The General Motors Co. (GM) Chevrolet ZR1 vehicle is displayed during AutoMobility LA ahead of the Los Angeles Auto Show in Los Angeles, California, U.S. (Photographer: Troy Harvey/Bloomberg)

GM Could Go Back to Europe, Just Not Selling Mass-Market Cars

(Bloomberg) -- General Motors Co. sold its European unit earlier this year, but it may not have given up on the region for good.

Instead of selling mass-market cars there, it’s possible the automaker would consider re-entering Europe using its newfound tech chops, like with self-driving vehicle technology or mobility as a service, Chief Executive Officer Mary Barra said in Detroit.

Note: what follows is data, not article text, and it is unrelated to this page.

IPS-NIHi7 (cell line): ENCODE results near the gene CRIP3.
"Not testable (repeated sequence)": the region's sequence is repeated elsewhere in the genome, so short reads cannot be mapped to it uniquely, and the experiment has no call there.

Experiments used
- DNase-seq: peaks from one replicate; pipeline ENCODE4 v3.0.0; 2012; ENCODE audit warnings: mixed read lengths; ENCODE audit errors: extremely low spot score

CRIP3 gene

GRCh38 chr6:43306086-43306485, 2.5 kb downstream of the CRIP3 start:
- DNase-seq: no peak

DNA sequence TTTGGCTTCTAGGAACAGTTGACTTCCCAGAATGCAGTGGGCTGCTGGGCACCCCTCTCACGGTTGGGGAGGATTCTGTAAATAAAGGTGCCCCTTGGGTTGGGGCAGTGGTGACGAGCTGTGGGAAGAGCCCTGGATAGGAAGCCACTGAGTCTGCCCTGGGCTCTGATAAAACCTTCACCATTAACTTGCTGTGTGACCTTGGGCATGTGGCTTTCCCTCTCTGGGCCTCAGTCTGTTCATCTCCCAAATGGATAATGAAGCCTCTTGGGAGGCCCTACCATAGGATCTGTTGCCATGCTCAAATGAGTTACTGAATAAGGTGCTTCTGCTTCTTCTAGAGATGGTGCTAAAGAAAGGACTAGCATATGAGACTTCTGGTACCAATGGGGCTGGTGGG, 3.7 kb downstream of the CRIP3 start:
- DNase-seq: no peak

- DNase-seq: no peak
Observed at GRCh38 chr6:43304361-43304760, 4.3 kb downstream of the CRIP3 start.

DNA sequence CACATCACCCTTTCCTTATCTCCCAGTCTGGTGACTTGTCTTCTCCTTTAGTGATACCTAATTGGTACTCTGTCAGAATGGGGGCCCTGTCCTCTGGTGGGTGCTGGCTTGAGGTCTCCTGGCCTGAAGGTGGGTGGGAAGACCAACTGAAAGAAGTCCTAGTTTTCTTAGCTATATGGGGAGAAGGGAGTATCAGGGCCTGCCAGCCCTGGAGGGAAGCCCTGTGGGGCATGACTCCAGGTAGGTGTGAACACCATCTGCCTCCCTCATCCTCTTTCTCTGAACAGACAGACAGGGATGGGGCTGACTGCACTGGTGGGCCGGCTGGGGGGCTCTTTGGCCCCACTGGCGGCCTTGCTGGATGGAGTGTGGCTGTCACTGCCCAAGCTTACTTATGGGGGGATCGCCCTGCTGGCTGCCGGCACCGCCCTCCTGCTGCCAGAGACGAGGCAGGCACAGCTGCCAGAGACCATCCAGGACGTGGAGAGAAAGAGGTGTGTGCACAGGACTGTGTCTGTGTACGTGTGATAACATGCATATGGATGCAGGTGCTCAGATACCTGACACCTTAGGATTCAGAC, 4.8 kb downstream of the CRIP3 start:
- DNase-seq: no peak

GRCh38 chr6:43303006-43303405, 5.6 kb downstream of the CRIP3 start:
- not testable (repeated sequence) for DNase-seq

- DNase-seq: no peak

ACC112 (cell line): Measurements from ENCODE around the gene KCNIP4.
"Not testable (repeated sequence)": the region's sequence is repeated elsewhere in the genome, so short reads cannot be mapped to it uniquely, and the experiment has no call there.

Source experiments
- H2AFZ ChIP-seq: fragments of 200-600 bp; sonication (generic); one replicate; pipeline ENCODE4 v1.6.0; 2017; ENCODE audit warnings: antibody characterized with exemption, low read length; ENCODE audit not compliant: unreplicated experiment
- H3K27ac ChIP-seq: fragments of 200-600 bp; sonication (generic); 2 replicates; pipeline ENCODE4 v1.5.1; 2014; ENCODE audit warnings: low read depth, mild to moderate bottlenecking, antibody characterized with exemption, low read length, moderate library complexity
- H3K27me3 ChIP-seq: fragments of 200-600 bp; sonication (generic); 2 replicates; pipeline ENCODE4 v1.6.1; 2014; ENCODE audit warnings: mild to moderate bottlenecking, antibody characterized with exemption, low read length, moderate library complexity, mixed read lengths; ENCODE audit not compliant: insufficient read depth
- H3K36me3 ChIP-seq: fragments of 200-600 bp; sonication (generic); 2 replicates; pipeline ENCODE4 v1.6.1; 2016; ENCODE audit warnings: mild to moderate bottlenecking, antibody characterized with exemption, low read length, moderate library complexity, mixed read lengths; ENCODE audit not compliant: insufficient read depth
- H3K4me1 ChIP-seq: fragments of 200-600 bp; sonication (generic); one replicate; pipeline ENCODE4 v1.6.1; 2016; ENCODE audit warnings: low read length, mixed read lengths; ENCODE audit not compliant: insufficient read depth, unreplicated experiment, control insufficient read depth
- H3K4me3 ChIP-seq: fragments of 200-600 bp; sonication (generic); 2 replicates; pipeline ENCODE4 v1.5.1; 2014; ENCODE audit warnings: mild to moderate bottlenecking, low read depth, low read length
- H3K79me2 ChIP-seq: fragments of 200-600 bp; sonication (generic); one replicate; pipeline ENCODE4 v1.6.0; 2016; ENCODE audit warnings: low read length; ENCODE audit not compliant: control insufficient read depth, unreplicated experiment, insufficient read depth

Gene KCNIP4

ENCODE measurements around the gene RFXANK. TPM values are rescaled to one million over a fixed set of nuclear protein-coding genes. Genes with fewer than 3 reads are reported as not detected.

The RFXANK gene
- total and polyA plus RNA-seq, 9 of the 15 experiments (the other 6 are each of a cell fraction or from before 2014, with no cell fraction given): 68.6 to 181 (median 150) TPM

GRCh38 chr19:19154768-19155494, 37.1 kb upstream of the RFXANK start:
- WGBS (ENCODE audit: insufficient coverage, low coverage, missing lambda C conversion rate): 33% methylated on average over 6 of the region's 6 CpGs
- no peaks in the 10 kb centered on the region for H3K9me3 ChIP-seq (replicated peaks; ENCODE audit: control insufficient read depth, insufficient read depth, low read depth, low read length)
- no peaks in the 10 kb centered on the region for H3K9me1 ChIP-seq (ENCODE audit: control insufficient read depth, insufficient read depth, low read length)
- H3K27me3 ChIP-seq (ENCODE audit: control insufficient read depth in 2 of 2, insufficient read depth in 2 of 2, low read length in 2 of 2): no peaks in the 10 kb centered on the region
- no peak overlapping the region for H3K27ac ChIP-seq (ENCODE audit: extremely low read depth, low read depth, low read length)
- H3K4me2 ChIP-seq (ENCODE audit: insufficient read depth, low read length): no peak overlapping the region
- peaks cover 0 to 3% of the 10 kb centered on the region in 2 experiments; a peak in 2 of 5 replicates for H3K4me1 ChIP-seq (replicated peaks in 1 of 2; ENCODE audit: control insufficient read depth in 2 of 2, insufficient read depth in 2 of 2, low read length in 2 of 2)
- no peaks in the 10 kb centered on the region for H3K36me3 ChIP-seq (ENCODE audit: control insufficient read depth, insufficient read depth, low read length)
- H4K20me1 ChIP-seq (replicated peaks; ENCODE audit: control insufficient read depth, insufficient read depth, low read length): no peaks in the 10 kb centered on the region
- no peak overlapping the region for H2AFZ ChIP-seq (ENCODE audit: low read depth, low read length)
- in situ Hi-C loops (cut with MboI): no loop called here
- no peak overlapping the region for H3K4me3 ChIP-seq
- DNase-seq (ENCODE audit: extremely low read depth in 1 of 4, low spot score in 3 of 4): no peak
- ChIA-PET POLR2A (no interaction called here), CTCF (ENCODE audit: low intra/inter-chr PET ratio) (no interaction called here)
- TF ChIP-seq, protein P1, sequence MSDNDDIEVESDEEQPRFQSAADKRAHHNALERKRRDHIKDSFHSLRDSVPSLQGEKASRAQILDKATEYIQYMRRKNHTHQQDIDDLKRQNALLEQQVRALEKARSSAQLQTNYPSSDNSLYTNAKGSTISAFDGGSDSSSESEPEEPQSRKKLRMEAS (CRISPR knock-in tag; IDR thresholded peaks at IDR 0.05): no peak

“Nothing keeps us from going back to Europe,” she said at an Automotive Press Association event. It’s “absolutely” possible, she said.

GM sold its money-losing European Opel unit to France’s PSA Group earlier this year as part of a strategy to pull out of weak markets. The withdrawal from Europe comes as the more than century-old automaker tries to reinvent itself as a tech-savvy manufacturer able to compete with the likes Uber Technologies Inc. or Alphabet Inc.’s Waymo. Barra has been investing more in self-driving cars, electric vehicle tech and ride-sharing services, with the push into new mobility areas sending GM shares on a tear in the second half of the year.

The automaker showed off its self-driving Bolt in San Francisco last month and said it will have them ready for ride-sharing or ride-hailing services in 2019.

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